Interobserver reliability of the 24-hour schedule in patients with low back pain: a questionnaire measuring the daily use and loading of the spine

J Manipulative Physiol Ther. 2003 May;26(4):226-32. doi: 10.1016/s0161-4754(03)00004-6.


Background: Low back pain is a major health problem in western industrialized countries. The 24-Hour Schedule (24HS) is an instrument which intends to obtain insight in the use (ie, posture and applied load) of the back. It consists of a questionnaire, a series of photos, and a registration form.

Objective: To assess the interexaminer reliability of the 24-Hour Schedule in patients with low back pain. Study design Reliability study.

Methods: People with low back pain were included in the study. Sample size calculation indicated that 40 participants would be sufficient to answer the research question. Participants were coded to remain anonymous, and after giving informed consent, they completed a questionnaire. Two trained examiners assessed each participant independently. In total, 5 examiners participated.

Results: Forty participants were analyzed. In our study population, the use of the back was approximately 10 times more in a flexed position compared to a lordotic position. Flexed activity was registered in all 80 assessments, but in 39 assessments, there was no registration of any activity in a lordotic posture. In only 1 participant (diagnosed with Bechterew's disease), the use of the back was more in a lordotic than in a flexed posture. The intraclass correlation coefficient of the assessment was 0.81 (95% confidence interval = 0.67-0.89), corresponding with a high level of agreement between the examiners.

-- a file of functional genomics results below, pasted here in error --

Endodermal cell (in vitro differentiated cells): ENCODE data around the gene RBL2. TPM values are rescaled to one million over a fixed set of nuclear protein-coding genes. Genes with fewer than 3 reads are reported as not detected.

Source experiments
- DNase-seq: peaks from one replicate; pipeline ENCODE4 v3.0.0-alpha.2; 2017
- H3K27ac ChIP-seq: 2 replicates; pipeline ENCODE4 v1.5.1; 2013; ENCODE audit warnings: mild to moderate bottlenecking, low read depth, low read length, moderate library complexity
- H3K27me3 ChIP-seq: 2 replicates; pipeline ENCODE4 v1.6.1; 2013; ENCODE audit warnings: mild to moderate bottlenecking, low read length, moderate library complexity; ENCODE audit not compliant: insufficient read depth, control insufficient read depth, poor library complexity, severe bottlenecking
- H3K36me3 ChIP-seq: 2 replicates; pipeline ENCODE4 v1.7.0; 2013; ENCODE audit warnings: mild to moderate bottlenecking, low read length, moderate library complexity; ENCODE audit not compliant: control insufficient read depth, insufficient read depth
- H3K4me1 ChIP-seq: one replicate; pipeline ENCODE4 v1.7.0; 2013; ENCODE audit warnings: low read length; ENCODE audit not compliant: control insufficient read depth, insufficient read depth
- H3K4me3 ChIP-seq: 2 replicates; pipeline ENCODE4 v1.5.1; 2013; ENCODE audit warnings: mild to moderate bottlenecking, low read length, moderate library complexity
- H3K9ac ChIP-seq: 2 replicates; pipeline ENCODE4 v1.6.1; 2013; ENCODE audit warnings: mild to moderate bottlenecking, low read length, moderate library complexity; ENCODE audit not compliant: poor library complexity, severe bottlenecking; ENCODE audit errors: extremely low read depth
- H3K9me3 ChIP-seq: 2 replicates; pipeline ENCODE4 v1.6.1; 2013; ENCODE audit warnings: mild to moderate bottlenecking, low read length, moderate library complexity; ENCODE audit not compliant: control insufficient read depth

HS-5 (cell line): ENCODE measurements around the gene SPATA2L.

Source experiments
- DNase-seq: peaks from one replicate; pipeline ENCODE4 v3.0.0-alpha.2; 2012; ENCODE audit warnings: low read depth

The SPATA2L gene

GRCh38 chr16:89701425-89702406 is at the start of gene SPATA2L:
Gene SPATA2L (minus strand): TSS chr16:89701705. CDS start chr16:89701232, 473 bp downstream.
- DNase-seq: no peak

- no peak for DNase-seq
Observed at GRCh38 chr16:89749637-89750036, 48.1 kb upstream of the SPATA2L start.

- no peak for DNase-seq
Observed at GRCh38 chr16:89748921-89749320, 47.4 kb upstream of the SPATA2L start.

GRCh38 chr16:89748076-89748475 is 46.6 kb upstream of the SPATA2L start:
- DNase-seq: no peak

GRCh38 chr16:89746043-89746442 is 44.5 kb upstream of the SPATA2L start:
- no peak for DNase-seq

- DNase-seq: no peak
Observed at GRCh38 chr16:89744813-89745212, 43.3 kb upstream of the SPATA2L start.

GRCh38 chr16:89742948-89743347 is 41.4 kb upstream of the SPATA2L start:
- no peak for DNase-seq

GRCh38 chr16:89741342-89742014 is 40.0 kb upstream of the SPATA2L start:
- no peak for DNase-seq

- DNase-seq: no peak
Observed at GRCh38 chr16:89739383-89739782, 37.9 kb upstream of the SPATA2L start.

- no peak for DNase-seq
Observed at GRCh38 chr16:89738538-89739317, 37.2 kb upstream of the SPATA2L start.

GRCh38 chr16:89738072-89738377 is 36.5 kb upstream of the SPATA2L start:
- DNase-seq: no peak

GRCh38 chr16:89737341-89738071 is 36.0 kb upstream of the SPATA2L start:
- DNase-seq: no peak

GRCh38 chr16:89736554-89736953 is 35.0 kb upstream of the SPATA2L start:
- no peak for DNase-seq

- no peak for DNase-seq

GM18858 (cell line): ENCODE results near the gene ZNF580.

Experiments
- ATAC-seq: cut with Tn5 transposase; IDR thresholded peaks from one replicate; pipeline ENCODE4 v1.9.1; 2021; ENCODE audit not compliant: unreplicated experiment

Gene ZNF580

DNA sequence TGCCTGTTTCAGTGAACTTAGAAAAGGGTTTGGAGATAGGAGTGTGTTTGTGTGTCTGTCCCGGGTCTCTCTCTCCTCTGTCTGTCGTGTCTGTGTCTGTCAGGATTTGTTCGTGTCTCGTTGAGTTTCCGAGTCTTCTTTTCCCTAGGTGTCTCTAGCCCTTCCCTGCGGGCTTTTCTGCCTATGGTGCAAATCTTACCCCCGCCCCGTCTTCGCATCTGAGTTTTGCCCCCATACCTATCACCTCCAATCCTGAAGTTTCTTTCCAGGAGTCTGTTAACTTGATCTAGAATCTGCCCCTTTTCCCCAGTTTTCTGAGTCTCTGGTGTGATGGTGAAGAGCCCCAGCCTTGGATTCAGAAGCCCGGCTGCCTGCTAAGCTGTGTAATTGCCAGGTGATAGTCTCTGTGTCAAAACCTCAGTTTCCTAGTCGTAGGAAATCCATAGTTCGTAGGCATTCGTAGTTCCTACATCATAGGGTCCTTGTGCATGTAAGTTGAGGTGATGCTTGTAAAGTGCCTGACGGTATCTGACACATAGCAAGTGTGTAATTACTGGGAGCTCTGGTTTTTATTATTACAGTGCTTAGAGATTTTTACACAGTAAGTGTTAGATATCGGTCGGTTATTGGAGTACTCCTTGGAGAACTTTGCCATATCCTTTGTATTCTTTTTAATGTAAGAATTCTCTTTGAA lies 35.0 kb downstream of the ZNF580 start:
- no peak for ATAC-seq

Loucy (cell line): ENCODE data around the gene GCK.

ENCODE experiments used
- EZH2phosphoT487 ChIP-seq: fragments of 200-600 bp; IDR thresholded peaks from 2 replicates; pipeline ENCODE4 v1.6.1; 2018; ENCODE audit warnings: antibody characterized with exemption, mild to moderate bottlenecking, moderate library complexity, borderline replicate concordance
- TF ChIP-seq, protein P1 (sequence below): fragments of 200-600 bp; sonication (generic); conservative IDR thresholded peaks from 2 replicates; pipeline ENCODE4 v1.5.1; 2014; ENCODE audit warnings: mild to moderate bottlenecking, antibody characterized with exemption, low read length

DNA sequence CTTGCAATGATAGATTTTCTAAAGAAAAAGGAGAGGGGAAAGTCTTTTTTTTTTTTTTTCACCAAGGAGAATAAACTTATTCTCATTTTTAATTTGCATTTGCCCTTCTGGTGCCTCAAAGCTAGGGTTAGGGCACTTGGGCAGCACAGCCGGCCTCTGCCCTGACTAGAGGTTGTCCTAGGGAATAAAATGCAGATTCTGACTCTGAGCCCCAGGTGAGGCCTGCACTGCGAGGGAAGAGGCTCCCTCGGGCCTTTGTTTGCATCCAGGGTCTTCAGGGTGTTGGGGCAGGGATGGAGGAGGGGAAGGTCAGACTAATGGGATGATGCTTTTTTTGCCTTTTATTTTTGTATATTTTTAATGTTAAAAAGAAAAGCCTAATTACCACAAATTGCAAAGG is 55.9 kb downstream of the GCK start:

Conclusion: The interobserver reliability of the 24HS appeared to be high.

Publication types

  • Clinical Trial
  • Randomized Controlled Trial
  • Research Support, Non-U.S. Gov't

MeSH terms

  • Female
  • Humans
  • Low Back Pain / classification
  • Low Back Pain / etiology*
  • Male
  • Middle Aged
  • Movement
  • Observer Variation
  • Periodicity
  • Posture*
  • Reproducibility of Results
  • Severity of Illness Index
  • Surveys and Questionnaires